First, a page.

It is a fact that bond prices decline when rates rise. But what happens to total returns? That’s the only number that should matter to investors.
Here’s the scoop from Mark Hulbert, editor of the Hulbert Financial Digest, who has made a career out of rating financial forecasters and debunking performance myths.
“A review of past rising-rate periods shows that bond investments performed surprisingly well. So don’t be too eager to let the fear of higher rates lead you to sell your bonds and move into assets—such as gold—often billed as providing protection during such times.”
Hulbert looks back to the 1966 – 1981 period, thought by many to be one of the worst in U.S. history for bonds. During that period, the yield (or interest rate) on the five-year Treasury bond tripled. Yet, observes Hulbert, during that time a portfolio of intermediate-maturity U.S. government bonds would have produced a 5.8% annualized return.
How is that possible? Actually, it’s just simple math.
Bond returns have two main components.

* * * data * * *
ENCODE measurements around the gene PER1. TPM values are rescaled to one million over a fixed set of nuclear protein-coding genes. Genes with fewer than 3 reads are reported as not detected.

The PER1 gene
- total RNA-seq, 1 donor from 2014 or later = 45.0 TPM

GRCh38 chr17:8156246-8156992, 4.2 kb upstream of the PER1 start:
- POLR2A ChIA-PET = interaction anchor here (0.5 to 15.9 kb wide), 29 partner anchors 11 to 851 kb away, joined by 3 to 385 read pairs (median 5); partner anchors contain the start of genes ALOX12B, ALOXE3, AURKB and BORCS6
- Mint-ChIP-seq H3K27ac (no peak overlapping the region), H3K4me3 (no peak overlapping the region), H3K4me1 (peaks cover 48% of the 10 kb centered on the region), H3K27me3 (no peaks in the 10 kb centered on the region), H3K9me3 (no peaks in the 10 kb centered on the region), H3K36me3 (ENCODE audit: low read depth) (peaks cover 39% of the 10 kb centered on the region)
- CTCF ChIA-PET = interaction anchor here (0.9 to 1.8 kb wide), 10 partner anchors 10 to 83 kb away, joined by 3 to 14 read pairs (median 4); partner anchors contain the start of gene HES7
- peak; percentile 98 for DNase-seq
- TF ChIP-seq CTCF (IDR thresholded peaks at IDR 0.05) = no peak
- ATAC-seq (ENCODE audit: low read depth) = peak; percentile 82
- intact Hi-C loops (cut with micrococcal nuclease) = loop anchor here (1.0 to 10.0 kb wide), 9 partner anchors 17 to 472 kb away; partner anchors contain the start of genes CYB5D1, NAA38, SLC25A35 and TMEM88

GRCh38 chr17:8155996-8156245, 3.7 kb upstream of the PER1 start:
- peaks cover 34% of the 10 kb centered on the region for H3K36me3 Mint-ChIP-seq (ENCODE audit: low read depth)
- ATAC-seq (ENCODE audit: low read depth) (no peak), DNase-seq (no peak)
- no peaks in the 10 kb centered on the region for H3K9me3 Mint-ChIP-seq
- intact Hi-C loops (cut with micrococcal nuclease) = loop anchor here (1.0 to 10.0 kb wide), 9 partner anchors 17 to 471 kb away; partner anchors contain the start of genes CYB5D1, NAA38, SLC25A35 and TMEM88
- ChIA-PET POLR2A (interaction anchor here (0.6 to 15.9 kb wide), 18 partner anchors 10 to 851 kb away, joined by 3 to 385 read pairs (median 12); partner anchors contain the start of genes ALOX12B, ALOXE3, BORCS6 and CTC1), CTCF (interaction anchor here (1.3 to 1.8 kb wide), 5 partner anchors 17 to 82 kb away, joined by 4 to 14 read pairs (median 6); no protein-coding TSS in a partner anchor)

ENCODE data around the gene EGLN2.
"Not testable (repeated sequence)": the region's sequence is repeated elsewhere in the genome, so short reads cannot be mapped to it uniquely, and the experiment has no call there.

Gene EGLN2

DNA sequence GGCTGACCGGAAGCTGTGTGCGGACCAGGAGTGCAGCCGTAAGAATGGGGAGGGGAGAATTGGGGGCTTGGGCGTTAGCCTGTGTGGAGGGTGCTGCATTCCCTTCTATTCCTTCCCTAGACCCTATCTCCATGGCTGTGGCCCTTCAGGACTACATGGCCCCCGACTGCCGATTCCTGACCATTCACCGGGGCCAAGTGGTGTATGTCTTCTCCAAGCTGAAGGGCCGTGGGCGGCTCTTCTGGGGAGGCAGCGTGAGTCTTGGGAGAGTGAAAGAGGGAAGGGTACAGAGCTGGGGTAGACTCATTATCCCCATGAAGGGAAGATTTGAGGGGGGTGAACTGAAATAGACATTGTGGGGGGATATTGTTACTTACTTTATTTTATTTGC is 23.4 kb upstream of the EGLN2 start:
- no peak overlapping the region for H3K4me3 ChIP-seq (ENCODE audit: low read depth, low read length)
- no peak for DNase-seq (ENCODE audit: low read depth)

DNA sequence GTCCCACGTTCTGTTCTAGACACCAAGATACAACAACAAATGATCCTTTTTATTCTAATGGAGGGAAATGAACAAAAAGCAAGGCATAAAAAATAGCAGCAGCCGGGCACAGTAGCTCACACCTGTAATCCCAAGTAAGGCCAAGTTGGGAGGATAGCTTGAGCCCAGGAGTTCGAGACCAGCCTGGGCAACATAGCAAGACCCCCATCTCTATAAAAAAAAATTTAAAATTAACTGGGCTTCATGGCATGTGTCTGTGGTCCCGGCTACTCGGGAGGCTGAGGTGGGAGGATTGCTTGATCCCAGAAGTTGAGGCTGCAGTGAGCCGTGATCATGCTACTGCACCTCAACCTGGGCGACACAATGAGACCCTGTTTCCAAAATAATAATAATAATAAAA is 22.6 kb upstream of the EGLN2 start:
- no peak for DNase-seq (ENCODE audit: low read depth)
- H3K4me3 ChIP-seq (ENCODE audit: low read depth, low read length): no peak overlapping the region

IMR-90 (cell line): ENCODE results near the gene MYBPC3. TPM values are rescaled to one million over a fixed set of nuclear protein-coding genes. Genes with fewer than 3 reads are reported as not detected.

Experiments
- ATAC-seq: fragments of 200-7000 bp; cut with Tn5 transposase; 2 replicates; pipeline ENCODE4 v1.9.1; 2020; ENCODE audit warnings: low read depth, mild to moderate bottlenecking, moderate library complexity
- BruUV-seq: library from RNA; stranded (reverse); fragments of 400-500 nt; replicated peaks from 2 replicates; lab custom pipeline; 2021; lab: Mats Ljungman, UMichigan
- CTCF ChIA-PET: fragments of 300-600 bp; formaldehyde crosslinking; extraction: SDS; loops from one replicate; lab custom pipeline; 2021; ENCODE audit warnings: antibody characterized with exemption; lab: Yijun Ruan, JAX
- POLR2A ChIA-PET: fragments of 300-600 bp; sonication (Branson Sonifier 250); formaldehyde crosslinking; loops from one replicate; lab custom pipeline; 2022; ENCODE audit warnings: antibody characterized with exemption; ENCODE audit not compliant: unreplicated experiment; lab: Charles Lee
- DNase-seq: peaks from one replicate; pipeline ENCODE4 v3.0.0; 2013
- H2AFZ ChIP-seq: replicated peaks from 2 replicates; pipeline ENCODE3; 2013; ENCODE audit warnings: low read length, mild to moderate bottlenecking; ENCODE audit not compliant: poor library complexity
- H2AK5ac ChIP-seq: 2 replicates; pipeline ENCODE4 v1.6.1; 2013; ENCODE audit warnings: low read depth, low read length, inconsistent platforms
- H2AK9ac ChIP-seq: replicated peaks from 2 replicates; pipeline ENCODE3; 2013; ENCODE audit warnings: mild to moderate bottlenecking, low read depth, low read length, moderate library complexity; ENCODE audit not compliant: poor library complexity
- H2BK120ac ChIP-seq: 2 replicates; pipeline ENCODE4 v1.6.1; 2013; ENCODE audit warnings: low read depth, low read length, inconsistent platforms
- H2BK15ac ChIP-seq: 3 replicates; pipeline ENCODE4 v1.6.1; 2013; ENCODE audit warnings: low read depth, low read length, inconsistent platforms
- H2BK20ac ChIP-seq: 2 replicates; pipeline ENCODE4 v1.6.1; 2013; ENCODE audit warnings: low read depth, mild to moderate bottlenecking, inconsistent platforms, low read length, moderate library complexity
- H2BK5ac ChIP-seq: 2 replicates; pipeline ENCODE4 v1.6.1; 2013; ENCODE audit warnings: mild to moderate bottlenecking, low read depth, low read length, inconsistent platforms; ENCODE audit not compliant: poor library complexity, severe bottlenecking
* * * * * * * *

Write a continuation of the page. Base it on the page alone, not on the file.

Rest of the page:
One is the change in the market value of the bond. It can go up or down during the period. Generally, bond prices do decline when interest rates rise.
However, the second component of bond returns is the income flow. And when interest rates go up, your bond portfolio income goes up, as bonds mature and proceeds are reinvested in new bonds at higher rates.
Hulbert says rising income in-flows more than make up for declines in prices, resulting in a positive return for the investor.
Additional research appearing in the January-February issue of the Financial Analysts Journal confirms these results over an even broader time period. That research found that “as a general rule, the greater yield earned during a rising-rate environment offsets the declining bond prices those rates cause.”
In other words, concluded the researchers, bond investors “need not be unduly worried about the impact of higher rates on their multiyear returns,” reports Hulbert.
This doesn’t suggest that bonds will thrive in a climate of rising rates. But long-term investors with a well-designed bond portfolio can still profit from the stability, steady income and lower risk that bonds offer.